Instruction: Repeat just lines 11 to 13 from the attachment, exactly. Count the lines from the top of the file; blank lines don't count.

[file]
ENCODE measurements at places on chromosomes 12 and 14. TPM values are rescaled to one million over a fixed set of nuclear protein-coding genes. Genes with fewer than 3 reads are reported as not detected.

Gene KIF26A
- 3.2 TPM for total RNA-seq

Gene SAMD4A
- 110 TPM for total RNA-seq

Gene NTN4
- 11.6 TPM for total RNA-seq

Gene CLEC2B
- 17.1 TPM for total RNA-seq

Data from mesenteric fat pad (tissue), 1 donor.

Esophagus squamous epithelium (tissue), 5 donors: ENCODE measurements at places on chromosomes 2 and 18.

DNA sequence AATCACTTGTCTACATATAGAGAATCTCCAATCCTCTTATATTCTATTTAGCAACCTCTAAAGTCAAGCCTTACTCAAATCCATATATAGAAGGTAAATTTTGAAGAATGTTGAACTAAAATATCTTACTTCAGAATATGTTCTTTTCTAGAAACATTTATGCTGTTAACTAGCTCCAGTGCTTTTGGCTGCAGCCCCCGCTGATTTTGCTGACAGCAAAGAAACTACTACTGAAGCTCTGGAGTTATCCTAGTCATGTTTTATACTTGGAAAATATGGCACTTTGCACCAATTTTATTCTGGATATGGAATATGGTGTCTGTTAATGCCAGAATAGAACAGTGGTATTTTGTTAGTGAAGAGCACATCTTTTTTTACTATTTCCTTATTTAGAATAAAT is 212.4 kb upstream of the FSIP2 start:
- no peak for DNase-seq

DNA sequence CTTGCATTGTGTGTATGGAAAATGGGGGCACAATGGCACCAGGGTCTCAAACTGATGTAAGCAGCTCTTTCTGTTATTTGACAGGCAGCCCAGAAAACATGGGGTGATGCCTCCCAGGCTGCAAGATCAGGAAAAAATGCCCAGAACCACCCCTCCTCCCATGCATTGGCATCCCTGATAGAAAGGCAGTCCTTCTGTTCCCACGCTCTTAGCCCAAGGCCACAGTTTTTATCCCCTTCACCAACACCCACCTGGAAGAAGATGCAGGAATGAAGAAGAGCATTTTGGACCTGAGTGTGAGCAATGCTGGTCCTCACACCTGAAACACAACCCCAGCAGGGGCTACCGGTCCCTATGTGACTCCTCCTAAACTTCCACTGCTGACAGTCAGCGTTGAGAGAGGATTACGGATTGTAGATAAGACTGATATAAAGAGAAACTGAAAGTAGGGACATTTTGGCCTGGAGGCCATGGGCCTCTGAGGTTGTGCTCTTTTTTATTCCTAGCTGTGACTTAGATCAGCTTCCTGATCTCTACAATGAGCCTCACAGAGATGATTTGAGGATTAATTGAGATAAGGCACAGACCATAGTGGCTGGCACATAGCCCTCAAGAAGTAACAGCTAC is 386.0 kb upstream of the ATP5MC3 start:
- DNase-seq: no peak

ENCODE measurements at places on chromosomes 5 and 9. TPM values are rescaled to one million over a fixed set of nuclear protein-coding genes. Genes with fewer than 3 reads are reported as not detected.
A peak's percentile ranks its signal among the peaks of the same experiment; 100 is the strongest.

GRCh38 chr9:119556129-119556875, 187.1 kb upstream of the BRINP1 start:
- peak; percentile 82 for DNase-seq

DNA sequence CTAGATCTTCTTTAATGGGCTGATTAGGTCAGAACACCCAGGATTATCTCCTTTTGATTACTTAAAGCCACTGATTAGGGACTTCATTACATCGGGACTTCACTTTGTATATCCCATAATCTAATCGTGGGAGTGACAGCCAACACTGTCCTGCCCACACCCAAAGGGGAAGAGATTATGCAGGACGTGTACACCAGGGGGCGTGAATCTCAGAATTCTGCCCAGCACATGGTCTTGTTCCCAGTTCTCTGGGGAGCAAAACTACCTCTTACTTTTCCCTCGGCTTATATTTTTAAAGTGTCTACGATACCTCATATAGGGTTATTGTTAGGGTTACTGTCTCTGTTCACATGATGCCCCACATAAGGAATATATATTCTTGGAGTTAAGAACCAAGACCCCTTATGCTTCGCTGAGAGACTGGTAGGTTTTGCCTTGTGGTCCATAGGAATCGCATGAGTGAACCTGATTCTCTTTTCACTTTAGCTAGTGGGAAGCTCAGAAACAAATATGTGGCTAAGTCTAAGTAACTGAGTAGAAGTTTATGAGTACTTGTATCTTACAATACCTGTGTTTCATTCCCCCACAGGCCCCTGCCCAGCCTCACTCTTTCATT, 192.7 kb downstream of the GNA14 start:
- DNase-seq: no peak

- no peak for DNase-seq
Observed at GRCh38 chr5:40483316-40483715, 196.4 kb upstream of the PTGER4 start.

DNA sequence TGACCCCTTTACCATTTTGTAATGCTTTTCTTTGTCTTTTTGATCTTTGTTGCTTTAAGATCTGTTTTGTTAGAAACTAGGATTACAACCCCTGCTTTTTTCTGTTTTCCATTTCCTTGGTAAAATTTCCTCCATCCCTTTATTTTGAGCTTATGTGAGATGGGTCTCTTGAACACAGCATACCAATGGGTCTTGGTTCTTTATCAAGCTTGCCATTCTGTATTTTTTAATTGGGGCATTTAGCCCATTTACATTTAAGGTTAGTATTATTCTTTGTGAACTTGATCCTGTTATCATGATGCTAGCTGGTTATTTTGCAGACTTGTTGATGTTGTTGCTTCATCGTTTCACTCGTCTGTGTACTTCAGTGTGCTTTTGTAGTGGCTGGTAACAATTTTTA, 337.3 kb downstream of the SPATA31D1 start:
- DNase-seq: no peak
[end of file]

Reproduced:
Esophagus squamous epithelium (tissue), 5 donors: ENCODE measurements at places on chromosomes 2 and 18.

DNA sequence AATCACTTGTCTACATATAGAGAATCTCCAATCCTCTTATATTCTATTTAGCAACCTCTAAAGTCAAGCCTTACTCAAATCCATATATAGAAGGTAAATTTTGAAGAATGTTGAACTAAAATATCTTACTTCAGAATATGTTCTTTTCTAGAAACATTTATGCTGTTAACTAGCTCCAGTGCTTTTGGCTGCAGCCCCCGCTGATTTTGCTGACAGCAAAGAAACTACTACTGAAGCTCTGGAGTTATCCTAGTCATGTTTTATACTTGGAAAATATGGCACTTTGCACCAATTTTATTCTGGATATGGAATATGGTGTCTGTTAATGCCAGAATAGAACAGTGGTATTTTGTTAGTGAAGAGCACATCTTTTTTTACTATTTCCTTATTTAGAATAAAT is 212.4 kb upstream of the FSIP2 start:
- no peak for DNase-seq